“Paddle like hell under the water and be smooth and calm on top where everyone can see you,” Anisha Singh, Founder, MyDala
YS: What is your take on the current ecommerce market scenario?
AS: There has definitely been a shift in consumer attitudes since we started the company. More and more people are coming online via mobile and their PCs. Consumers are more open to transacting online. I think the consumer has become so sophisticated so fast that we need a careful match to give users what they are looking for. Mobile is becoming more than just a word for the handset – consumers check on things are they move and want to access and get deals, offers, learn about promotions while they are on the go . It’s the “NOW” culture at its best.
When we started no one knew group buying or deal sites as we were the first ones. We now showcase over a 100,000 deals on any given day and get a lot of traffic in the tier 2 towns, especially through mobile internet. In hindsight, it is not surprising given the low penetration into Tier 2 towns, and the pent up demand driven by the growing consumer base.
YS: How has MyDala made a space for itself in this crowded marketplace?
AS: We started as a group buying site providing small business an alternative form to marketing themselves via traditional marketing media. Flexibility to change and understanding your key client’s needs and devising solutions to meet them is the key to building a successful business and value proposition.
Over time, we have evolved into a complete merchant marketing platform for small businesses as well as national brands: our MyBuzz platform allows merchants various options to promote themselves from mobile to TV to internet. It allows small and medium/mainly local merchants to ‘e-enable’ and mobile enable their products/service, build a brand, get visibility and gain access to a much larger and targeted consumer base.
We started MyDala not merely because it was the trend. We researched and tried to find out the pain areas of the local merchants. We looked at them and the places where they can really advertise for their products. The options were few, and none of them was useful in gauging ROI and customer acquisition. Worse, the merchants had to spend money upfront. With MyDala, the merchant has to pay nothing upfront to us and we are helping him with acquired customers. We have also added a merchant panel at the backend which lets the merchant track and see what his ROI looks like on MyDala.
YS: As a woman entrepreneur what is your perspective on managing a business? Is it a benefit or a hurdle?
AS: I think anything is a benefit or a hurdle depending on the way you look at it. I’ve never looked at myself as a woman entrepreneur- just as an entrepreneur with the same challenges all entrepreneurs have. Yes I grumble about being able to juggle time better and I probably feel a little guilt about the family /work balance than my male counterparts but there are so many other aspects of work that I feel more fortunate being a woman. It helps to have the supportive family and work network and am grateful for it.
YS: What advice would you like to give to women who are thinking of launching a start-up?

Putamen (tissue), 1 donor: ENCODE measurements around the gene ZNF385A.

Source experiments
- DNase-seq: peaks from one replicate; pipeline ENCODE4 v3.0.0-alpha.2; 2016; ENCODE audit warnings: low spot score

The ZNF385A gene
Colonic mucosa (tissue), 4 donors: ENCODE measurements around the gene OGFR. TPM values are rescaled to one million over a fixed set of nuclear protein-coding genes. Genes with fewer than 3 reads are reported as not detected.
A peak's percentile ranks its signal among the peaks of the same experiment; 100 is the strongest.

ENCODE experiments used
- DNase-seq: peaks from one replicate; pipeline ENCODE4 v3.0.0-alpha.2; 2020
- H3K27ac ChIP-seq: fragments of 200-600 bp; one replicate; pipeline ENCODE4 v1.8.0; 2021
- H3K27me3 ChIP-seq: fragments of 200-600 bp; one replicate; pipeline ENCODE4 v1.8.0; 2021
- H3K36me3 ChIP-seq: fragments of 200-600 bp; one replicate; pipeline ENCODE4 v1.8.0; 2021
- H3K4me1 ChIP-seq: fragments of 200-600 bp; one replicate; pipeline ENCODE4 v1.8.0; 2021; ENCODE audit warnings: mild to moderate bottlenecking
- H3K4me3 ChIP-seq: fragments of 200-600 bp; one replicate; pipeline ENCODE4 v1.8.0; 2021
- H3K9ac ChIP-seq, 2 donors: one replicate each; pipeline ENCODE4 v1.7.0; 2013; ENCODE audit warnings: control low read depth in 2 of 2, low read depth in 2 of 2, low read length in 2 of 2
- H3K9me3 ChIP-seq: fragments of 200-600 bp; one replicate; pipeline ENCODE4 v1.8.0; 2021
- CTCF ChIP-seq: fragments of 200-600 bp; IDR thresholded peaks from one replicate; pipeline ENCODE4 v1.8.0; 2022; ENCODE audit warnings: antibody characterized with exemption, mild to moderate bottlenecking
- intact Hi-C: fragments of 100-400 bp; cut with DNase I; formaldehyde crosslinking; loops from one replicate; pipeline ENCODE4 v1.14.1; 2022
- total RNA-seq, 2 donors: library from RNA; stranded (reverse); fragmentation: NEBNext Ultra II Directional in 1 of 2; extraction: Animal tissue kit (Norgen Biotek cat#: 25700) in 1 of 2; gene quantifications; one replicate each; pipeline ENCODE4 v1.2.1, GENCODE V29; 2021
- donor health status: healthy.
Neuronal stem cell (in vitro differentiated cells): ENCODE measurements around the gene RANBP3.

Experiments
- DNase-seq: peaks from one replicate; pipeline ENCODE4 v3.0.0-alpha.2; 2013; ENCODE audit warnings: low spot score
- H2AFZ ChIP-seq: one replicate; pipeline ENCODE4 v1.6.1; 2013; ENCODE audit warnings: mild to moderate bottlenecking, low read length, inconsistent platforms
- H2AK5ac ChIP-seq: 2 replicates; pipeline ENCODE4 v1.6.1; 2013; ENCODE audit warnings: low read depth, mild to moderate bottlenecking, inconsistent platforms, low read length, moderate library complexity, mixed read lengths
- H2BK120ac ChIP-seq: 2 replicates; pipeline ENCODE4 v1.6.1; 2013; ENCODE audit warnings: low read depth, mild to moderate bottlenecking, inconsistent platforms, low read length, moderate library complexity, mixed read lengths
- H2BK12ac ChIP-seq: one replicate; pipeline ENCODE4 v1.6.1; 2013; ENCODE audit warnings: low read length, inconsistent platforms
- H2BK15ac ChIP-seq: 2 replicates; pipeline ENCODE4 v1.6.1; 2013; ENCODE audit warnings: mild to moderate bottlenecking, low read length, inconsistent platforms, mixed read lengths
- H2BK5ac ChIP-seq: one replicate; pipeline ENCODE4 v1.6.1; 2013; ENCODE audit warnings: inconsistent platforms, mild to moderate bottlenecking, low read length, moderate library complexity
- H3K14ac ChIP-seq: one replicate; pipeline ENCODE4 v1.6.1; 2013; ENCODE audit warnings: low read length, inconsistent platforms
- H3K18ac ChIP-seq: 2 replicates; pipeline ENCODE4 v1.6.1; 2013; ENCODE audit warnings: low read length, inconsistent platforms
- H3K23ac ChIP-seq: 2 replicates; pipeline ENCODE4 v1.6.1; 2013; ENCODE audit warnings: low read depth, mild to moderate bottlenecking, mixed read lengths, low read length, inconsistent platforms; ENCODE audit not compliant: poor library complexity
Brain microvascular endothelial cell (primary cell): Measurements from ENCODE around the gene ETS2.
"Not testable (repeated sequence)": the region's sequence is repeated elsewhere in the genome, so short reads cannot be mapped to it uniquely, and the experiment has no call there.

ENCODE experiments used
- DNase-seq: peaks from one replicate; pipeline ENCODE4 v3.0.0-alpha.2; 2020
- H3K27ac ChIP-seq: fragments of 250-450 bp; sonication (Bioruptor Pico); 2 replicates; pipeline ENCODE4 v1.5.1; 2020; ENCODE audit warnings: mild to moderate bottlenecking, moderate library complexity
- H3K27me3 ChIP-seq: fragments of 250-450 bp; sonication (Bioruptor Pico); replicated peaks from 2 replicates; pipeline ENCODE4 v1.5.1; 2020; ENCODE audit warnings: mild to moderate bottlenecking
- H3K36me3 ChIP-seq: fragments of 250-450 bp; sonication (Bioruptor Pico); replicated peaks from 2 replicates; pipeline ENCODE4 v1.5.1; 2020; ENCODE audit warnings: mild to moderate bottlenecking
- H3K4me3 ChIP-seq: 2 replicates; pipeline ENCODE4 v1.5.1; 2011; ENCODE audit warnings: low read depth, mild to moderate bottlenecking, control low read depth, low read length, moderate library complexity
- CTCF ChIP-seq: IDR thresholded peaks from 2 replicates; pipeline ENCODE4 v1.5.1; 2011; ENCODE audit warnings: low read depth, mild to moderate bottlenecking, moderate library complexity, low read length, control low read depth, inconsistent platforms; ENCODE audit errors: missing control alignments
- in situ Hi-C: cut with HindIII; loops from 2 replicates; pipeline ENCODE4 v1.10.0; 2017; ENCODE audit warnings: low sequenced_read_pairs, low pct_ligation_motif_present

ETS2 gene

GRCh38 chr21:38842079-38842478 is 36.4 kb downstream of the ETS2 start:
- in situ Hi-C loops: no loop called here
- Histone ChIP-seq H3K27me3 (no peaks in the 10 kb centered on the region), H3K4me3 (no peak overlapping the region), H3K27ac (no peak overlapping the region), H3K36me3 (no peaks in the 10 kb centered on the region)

AS: Women tend to be the best multi-taskers but we also are great at over thinking – what if this, what if that. So, my advice for aspiring women entrepreneurs would be: If you keep ‘what if-ing” there will always be a reason to not do it…just go ahead and do it. If you feel passionately about starting a business – Do It!! Just be sure to reach out to people who can be mentors and can guide you along the way. We’re known to take all sorts of pressure so just take the jump and things will fall into place. Entrepreneurship in general is not rosy initially with the long hours and a lot of non-clarity but the ride and the view along the way is brilliant and the fruits along the way are worth it.
YS: Which segment do you think is the most 'comfortable' for women to enter into?
AS: I think all aspiring entrepreneurs should start what they feel they know best – not comfortable because sometimes comfort makes us placid but what they understand best. This advice is for all – god I hope we’re past that that women should enter this field because it is comfortable. Comfortable doesn’t mean that you will be good at it, chances are you will probably suck at it because there will already be many other ‘comfortable’ women and also because you won’t try your hardest best. Comfort does not equal success as a matter of fact if that’s the basis of starting your career path or business then you can be rest assured you are on weak ground already.
YS: Anything else that you'd like to mention from your experience?
AS: Am quoting another entrepreneurs writing here but this is true for every entrepreneur out there so makes more sense to use this -
Being an entrepreneur you learn the most about yourself more than any other vocation. You learn what you do when you get punched in the face many times. You learn what you do when no one is looking and when no one would find out. You learn that you are bad at many things, lucky if you're good at a handful of things and the only thing you can ever be great at is being yourself which is why you can never compromise it. You learn how power and recognition can be addicting and see how it could corrupt so many.
You start to respect the Duck. Paddle like hell under the water and be smooth and calm on top where everyone can see you. You learn the hard way that if you lose your cool you lose.
MyDala is now on YourStory Pages! If you are an entrepreneur, do get your startup listed on Pages soon!